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Personally, I think it is entirely appropriate to wait to make a statement until the shock of the events has worn off. Nothing that the engineer could have said would have changed the deaths of the innocents in this case, but words said can be twisted and interpreted to create liability where none actually existed. Years ago, we had a case in my office where a father was questioned by the police hours after escaping from a fire in which his adult disabled daughter died. Obviously he felt horrible and blamed himself for the situation, and things that he said to that effect were used to prosecute him. Sixteen years later, new evidence showed that he was completely innocent. No one can give him back the years he spent imprisoned for something that was not a crime at all, just a tragic accident.
 

Devil's Advocate

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I don't disagree that there is a reason and benefit for keeping your mouth shut until you've had time to digest everything and to be very careful with what you say afterward. But does it really benefit society as a whole to place the operators and safety investigators at odds with one another? Perhaps whatever is said to the NTSB in the first few hours should be given some sort of limited immunity so long as it is given transparently and truthfully.
 

PVD

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We live in a country where too many people think that any untoward incident needs to be punished as a criminal event. Weighing benefit to society against risk to oneself, I think most people vote for themselves. The problem here wasn't the safety investigators, or even the criminal investigators, it is a group of private parties looking for a pound of flesh, and a few politicians looking for a ton of press. Something terrible happened, the civil cases are settled, this is pointless grandstanding.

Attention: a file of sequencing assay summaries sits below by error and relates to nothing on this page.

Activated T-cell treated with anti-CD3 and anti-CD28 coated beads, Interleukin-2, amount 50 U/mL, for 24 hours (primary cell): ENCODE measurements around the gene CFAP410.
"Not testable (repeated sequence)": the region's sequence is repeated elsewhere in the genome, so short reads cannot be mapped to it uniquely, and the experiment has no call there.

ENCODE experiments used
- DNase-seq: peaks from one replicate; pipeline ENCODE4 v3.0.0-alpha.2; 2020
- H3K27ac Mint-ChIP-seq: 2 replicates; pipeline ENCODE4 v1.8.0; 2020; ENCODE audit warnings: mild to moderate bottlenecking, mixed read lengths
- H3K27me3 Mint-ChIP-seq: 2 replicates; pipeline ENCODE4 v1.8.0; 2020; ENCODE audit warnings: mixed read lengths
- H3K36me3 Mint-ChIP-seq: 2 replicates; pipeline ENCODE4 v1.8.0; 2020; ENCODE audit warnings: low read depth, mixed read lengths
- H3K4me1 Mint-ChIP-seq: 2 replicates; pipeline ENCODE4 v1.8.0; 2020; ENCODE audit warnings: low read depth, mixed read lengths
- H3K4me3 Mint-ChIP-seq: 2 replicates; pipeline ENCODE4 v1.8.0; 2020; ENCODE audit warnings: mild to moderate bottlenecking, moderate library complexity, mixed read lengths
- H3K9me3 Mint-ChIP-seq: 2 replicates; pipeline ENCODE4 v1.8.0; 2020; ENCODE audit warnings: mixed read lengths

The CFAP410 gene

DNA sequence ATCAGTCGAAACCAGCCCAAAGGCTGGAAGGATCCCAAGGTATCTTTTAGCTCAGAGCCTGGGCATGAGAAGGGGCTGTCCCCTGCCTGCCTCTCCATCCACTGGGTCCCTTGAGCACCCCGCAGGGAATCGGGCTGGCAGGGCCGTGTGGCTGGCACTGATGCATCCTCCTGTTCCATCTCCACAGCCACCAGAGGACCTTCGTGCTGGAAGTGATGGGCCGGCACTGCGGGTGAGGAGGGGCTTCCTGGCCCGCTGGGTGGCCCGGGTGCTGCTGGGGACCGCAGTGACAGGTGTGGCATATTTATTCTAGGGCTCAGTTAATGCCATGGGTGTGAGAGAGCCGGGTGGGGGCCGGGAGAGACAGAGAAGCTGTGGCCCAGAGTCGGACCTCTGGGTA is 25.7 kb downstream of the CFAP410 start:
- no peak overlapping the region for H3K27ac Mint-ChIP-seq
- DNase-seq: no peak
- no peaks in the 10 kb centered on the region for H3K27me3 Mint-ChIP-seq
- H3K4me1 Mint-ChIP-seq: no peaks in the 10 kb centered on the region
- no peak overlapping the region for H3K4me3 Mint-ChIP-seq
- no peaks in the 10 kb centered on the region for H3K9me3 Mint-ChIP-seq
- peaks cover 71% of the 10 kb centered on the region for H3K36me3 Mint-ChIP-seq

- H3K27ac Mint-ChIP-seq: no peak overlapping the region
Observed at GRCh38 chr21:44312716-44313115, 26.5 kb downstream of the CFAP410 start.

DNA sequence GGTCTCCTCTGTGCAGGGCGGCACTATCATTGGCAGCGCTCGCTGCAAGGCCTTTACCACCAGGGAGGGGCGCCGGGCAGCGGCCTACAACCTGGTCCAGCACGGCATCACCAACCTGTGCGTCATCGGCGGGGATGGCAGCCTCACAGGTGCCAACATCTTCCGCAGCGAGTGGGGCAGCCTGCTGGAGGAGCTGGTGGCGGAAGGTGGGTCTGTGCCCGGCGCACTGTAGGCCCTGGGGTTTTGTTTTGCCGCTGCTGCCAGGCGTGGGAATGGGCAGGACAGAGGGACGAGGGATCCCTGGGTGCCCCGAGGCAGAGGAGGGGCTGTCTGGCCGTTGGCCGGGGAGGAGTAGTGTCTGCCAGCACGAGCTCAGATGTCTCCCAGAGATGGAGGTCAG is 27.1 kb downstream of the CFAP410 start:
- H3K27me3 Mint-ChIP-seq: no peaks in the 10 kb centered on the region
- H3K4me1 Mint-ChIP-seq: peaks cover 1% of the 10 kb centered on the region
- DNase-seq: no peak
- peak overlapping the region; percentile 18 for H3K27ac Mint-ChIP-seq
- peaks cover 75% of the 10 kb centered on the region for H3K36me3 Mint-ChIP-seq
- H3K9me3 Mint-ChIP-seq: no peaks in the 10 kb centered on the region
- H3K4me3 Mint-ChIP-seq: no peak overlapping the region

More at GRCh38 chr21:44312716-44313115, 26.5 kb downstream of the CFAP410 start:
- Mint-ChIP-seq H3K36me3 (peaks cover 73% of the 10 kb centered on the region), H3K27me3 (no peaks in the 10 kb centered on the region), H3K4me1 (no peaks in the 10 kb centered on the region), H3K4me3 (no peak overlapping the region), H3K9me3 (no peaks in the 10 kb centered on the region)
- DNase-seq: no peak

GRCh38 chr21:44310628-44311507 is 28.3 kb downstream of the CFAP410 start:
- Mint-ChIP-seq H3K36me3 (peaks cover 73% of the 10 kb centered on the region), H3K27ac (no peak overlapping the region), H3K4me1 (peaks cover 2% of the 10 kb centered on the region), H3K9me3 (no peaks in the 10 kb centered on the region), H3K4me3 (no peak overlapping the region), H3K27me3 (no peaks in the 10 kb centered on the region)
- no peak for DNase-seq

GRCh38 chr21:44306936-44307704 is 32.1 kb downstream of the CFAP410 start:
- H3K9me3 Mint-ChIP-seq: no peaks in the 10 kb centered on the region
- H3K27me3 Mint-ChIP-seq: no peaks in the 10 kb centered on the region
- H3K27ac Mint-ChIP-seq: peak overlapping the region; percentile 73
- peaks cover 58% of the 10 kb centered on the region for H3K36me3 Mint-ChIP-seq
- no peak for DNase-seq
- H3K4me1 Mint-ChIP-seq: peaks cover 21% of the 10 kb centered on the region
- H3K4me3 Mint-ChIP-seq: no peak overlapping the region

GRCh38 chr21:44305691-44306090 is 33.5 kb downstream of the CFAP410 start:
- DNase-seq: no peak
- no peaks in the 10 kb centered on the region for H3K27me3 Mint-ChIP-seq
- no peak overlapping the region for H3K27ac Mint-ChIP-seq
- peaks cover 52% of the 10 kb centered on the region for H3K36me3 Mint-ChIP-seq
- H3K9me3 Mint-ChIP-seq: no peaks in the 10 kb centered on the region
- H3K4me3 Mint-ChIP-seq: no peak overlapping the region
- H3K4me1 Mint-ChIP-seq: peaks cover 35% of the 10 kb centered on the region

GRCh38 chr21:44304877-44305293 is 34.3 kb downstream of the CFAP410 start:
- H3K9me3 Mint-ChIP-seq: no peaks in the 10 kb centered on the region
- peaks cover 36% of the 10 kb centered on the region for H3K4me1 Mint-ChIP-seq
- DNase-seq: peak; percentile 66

Acela150

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Honestly, this is the sort of situation where I wish overly-aggressive prosecutors had to pay defense costs after a certain point (given the nearly-unlimited resources of the government vis-a-vis most individuals).
I follow your point. But I say give the bill to the Attorney's begging for him to be charged. Tom Kline and other. They are the ones who begged for him to be charged.

Here's my prediction. The State AG Josh Shapiro has appealed and I'm going to guess the charges will be reinstated again, causing this poor ******* more hell to go through.
 
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This is off topic, but when I was 16 I and another 16 year old ran a 6000lbs steam engine (Ottaway), and 4 passenger cars in a shopping center parking lot. IT had no, I repeat, no brakes, With excited kids 100+ running around crossing over the tracks ahead of it, I could not sleep at night always wondering what would have happened if we had hit some kid and broke his leg or killed him. But times were different in the 60's.